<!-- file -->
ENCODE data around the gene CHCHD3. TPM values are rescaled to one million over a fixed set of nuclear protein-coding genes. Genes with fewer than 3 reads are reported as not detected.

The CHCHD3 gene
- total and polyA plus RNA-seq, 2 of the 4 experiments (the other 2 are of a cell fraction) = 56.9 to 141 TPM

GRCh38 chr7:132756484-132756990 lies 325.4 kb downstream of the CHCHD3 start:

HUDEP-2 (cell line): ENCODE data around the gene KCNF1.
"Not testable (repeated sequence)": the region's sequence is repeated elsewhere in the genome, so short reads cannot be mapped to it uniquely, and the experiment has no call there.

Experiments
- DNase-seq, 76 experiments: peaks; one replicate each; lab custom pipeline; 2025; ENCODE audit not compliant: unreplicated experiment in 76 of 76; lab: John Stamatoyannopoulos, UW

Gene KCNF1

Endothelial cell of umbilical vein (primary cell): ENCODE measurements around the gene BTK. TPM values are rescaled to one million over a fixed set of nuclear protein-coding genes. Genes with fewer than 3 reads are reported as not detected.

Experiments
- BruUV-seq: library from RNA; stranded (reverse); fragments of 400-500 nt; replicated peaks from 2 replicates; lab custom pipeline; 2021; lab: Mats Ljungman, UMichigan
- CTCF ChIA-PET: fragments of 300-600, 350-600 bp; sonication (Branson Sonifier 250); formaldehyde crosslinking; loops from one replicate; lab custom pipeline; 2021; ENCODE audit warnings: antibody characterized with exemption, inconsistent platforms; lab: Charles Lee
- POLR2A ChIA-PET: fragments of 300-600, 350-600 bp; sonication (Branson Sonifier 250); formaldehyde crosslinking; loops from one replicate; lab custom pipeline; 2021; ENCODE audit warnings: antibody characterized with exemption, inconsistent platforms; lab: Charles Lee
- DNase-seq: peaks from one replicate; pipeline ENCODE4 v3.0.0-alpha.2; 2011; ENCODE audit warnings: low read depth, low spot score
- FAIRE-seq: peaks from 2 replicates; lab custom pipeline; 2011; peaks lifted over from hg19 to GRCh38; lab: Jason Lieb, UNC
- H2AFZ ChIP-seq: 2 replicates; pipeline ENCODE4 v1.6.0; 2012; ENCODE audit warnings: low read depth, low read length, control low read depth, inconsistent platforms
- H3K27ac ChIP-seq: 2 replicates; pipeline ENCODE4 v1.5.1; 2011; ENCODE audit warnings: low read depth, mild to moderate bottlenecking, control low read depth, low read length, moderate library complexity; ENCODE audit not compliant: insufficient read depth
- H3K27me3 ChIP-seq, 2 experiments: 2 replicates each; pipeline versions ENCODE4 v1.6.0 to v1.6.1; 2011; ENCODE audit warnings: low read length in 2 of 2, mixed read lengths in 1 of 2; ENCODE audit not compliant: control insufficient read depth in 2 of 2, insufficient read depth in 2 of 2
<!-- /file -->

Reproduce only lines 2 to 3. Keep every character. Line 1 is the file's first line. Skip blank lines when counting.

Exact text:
The CHCHD3 gene
- total and polyA plus RNA-seq, 2 of the 4 experiments (the other 2 are of a cell fraction) = 56.9 to 141 TPM